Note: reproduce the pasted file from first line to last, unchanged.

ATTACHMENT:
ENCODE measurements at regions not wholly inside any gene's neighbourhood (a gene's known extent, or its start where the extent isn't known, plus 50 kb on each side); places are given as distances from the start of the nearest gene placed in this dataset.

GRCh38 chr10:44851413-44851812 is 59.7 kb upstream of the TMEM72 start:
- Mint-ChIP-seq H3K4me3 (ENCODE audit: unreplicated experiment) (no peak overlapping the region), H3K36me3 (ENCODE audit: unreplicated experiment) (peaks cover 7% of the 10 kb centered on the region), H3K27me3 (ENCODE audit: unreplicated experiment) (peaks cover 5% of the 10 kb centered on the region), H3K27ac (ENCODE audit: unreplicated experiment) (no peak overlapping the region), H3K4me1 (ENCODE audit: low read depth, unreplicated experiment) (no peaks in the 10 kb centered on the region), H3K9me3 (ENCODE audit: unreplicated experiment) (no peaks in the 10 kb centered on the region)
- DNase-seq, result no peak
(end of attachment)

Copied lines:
ENCODE measurements at regions not wholly inside any gene's neighbourhood (a gene's known extent, or its start where the extent isn't known, plus 50 kb on each side); places are given as distances from the start of the nearest gene placed in this dataset.

GRCh38 chr10:44851413-44851812 is 59.7 kb upstream of the TMEM72 start:
- Mint-ChIP-seq H3K4me3 (ENCODE audit: unreplicated experiment) (no peak overlapping the region), H3K36me3 (ENCODE audit: unreplicated experiment) (peaks cover 7% of the 10 kb centered on the region), H3K27me3 (ENCODE audit: unreplicated experiment) (peaks cover 5% of the 10 kb centered on the region), H3K27ac (ENCODE audit: unreplicated experiment) (no peak overlapping the region), H3K4me1 (ENCODE audit: low read depth, unreplicated experiment) (no peaks in the 10 kb centered on the region), H3K9me3 (ENCODE audit: unreplicated experiment) (no peaks in the 10 kb centered on the region)
- DNase-seq, result no peak